Written by Mark Millar
Drawn by Leinil Francis Yu
Inks by Gerry Alanguilan
Colors by Dave McCaig
Lettering by VC’s Clayton Cowles
Edited by John Barber
Published by Marvel (Icon)
Simon Pooni has multiple sclerosis, a body that’s rebelling against him and exactly one friend, Chris. Every week they go and see a movie, every week they chat and every week Simon gets a little sicker, a little further away. What matters though is that for two hours he’s somewhere else, transported away from his body and into the film.
Then he meets Ormon, a monkey wearing a spacesuit, who makes him an offer…
Superior is the latest title from Mark Millar, write of Kick-Ass, Nemesis and numerous other titles and, like every Millar comic, it’s surrounded by a corona of hype and bile that resembles nothing more than a circus tent being set alight by an angry crowd who are paying for the privilege of doing so. Millar is a controversial writer, certainly, but this review isn’t about Millar, it’s about Superior and the more I think about it, the more I realize it’s about that moment of escape where pop culture grabs you and holds you and takes you away with it. That’s the moment the circuit closes, the moment everything is a little brighter, the moment the guitars kick in. Everyone has countless variations on that moment and for me, they’ve included President Bartlet’s first appearance in The West Wing, the final line in Daredevil and Liz Lemon rolling her eyes and yelling ‘Son of a MOTHER!;’ Everyone is different, everyone is right.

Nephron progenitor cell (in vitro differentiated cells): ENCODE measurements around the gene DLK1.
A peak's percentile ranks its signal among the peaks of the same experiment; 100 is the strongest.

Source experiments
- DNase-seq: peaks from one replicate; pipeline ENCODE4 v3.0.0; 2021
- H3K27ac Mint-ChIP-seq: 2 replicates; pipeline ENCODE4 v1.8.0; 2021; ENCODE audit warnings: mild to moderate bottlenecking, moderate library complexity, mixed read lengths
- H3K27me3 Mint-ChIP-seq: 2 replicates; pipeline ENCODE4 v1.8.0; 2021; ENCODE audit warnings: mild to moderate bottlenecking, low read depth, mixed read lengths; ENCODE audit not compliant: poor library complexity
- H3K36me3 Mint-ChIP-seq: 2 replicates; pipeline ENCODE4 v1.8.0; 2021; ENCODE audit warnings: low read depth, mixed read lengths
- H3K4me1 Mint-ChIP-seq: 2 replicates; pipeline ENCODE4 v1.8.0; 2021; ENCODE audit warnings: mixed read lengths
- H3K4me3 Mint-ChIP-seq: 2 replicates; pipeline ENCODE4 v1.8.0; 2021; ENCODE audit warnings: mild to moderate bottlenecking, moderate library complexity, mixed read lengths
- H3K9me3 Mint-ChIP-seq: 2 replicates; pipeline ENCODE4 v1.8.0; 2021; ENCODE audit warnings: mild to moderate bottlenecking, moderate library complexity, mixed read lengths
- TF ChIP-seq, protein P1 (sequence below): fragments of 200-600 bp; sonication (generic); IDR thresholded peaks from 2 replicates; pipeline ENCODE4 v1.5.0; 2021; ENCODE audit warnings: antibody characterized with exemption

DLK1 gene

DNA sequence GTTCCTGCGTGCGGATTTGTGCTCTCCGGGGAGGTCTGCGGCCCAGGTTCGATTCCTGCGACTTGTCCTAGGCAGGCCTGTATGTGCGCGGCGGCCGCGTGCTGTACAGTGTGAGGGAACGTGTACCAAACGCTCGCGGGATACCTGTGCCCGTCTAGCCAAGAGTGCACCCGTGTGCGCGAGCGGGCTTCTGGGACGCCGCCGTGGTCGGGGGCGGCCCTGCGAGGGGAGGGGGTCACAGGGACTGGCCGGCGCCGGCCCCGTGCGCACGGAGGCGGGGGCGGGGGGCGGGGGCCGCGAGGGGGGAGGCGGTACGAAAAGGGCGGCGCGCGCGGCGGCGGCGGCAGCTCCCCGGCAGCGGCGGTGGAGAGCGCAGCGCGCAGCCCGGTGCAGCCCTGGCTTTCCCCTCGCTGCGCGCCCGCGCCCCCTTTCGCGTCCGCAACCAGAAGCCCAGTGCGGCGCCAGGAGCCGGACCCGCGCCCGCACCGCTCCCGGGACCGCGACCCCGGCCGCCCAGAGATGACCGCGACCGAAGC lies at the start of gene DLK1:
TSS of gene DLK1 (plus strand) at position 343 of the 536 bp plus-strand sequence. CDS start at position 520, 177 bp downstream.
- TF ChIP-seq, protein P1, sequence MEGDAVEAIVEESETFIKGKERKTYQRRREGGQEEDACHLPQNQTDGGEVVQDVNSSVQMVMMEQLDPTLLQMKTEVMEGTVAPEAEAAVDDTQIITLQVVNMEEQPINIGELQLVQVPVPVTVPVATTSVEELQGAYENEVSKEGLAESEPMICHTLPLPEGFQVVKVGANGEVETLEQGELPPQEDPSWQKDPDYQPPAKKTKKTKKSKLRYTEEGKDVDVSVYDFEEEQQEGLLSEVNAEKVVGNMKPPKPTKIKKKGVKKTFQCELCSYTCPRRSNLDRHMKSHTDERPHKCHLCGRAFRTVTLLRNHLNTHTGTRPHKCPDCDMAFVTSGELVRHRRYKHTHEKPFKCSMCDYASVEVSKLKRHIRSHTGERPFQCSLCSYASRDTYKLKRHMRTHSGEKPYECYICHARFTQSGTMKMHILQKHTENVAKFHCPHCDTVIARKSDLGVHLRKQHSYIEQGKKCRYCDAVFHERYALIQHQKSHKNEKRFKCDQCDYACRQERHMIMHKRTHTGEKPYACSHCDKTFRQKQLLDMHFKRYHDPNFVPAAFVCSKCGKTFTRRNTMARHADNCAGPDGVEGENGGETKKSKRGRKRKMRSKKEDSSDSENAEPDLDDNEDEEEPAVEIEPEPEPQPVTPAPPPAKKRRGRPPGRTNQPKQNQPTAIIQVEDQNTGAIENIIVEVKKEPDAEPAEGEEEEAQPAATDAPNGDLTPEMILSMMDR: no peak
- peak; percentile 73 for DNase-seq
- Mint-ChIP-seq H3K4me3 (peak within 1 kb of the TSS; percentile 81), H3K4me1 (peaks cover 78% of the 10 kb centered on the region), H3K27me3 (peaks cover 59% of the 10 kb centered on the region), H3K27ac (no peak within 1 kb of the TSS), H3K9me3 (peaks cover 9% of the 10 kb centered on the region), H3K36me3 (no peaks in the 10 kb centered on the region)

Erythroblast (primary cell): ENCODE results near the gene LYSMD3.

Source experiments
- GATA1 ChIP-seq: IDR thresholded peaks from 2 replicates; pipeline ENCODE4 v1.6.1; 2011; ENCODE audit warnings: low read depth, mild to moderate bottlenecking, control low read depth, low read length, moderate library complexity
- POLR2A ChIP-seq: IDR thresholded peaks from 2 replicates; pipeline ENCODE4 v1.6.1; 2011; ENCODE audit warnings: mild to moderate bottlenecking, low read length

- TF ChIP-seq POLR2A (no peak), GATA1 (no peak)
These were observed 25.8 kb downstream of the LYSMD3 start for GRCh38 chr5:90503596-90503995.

Simon’s moment comes when he looks at the movie version of Superior (Endearingly, they’re watching Superior 5) and doesn’t see the old fashioned heroics, hackneyed plots and CGI that Chris does. Instead, Simon sees someone who is strong, upright, capable where he’s not, free where he’s restrained. Superior is everything Simon isn’t and everything he desperately wants to be. What happens when he’s given everything he wants and how it affects his world remains to be seen.
Millar’s script is expansive and decompressed but there’s a sense of weight here, as we deftly get Simon and Chris’ friendship, Simon’s past, his relationship with his mother and Superior’s place in the world neatly established. It feels a little like a movie treatment but that’s more in the subject matter than the delivery and Millar takes to this sort of expansive, almost universal storytelling remarkably well. The art team are on top form, Leinil Francis Yu’s sharp, beefy lines expressive, fast but always detailed and with real weight, all neatly grounded by Dave McCaig’s colours.
All in all, Superior looks beautiful, feels confident and assured and is about as good as first issues come. It’s a good story, well told and that’s all that matters when it comes down to it. Well, that and the spacesuited monkey, that’s the icing on the cake.